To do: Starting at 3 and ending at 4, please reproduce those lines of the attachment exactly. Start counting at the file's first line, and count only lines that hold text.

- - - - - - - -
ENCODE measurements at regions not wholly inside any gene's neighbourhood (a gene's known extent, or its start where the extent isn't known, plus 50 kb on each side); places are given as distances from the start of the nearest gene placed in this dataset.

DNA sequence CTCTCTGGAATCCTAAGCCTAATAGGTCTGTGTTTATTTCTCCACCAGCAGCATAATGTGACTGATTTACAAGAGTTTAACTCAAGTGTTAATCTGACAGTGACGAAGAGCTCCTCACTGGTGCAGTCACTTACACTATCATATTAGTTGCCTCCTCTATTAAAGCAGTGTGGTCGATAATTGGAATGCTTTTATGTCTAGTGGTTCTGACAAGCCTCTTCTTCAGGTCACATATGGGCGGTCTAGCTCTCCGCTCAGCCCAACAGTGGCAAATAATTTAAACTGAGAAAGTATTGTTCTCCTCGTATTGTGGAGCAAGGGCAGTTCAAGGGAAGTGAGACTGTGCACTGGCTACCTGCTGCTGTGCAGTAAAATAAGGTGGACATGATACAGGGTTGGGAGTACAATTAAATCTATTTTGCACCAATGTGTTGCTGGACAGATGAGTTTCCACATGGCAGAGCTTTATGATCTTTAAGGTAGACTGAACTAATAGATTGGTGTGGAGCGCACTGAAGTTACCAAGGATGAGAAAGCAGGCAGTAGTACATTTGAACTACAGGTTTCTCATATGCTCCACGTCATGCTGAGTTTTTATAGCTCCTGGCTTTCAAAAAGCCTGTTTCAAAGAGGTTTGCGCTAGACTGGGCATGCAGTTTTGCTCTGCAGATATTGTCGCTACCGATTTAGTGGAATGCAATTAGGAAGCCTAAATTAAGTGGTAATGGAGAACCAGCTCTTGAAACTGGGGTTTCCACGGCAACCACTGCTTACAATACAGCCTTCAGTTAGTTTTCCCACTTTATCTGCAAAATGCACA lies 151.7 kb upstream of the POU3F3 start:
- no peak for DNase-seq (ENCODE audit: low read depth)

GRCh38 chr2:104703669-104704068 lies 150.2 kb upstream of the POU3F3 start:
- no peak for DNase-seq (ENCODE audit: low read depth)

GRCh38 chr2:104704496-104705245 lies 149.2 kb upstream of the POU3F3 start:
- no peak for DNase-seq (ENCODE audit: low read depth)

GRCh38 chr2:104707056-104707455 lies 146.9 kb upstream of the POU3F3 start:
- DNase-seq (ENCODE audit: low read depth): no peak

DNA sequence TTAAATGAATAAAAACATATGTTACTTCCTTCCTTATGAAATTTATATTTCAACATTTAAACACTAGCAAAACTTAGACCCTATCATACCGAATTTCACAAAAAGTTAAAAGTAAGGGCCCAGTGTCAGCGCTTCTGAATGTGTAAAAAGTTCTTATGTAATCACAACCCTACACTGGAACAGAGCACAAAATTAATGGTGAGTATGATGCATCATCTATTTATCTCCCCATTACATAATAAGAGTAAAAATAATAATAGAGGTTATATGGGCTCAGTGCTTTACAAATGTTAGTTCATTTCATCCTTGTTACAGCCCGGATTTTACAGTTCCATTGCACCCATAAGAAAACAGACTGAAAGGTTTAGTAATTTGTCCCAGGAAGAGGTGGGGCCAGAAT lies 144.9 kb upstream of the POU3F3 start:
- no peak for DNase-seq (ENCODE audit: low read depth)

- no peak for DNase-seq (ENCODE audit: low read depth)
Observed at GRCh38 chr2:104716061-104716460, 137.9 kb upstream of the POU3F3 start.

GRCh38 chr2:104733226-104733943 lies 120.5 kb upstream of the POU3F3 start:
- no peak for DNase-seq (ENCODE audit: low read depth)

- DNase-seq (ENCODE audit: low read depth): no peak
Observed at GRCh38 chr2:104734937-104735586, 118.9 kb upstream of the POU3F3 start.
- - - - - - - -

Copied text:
- no peak for DNase-seq (ENCODE audit: low read depth)

GRCh38 chr2:104703669-104704068 lies 150.2 kb upstream of the POU3F3 start: